I’m sure everyone knows about the ALS ice bucket challenge: folks dousing themselves with icy buckets of water for ALS. This campaign took off nationally with some major celebrities dressing down and ice-bucketing themselves to rally the country and raise millions toward research on ALS.
Last summer, Max Adler, the actor from “Switched at Birth” and “Glee”, as well as honorary board member of the FSH Society, fronted the #FSHDselfies campaign. He was not just a spokesperson for FSHD and the FSH Society. Max has personally been affected, with family ties to the disease.
There are many reasons why one disease or cause gets the spotlight while so many others languish in the shadows. Even with Mr. Adler’s support and celebrity endorsement, it’s difficult for the FSHD community to have our voices heard and our cause supported.Sometimes this is because our issues are just not grabbing public attention. But we also need to acknowledge other challenges we face. For example, there are many advocates who are impassioned to bring awareness and support research toward finding a cure. But often, self-advocates risk being dismissed as being narcissistic for advocating their own stories, or for complaining over issues that an unsympathetic public may deem entitlements, rather than as issues of equality. The fear of being judged, embarrassed, flamed and even retaliated against, keeps many from advocating for themselves or for a cause.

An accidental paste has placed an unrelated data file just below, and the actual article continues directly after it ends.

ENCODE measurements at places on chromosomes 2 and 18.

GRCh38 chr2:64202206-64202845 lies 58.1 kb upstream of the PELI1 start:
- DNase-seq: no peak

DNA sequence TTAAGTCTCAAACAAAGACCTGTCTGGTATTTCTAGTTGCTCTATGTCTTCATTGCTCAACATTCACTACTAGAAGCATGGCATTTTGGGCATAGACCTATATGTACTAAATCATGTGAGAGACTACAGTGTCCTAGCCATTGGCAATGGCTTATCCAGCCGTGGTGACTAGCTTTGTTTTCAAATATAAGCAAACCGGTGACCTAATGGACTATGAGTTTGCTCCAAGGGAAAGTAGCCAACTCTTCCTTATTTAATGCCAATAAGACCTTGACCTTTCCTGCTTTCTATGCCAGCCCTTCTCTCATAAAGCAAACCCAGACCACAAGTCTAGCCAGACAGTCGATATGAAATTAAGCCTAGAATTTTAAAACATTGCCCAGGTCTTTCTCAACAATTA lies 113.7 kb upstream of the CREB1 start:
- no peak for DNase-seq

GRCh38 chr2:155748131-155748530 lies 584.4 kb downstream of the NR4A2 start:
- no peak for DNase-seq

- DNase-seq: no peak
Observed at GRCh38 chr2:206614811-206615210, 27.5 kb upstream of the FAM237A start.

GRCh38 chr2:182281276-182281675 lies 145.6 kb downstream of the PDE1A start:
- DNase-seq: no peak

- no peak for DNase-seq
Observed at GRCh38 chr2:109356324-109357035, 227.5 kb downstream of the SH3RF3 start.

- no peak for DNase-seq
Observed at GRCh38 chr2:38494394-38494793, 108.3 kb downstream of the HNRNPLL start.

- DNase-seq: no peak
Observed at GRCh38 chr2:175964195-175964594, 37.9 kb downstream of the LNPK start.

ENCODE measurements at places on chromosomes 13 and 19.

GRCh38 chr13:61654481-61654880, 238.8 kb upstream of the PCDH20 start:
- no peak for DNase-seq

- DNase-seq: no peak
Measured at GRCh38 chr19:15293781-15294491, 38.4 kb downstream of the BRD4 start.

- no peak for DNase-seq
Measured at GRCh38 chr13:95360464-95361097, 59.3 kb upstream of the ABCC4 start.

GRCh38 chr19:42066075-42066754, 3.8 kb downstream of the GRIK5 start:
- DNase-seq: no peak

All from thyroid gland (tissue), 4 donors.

Also, FSHD manifests physically. Not everyone who shows symptoms of FSHD is comfortable with going “public” and being open about how FSHD has altered them physically. Loss of the ability to smile or emote, as well as scapular winging and atrophied arms and legs are symptoms we usually hide beneath clothes. We’re afraid to be seen as weak or defective, so we stay in the closet.
But you see, advocacy and finding a cure don’t happen by themselves. Maintaining a stiff upper lip in spite of the limitations of your condition may help you get through your day, but it doesn’t help change the world.
We all need to come together, share our stories, and unite our voices so that we can increase awareness and support for a cure to become a reality. As an Ambassador for the FSH Society, I advocate not only for myself, but also for my daughter, my family, and the roughly 870,000 people who live with FSH Muscular Dystrophy.
And so can you. Whether you are a person who has FSHD, or a friend or a loved one to someone living with FSHD, or just someone lending a helping hand to support a worthy cause, I encourage you all to become advocates too and to share your own stories, images, and experiences publicly.
Trisha is raising awareness by contributing stories to the Huffington Post. She also makes and sells “message in a bottle” charms to spread awareness and raise funds for the FSH Society! You can purchase it on eBay. Click here.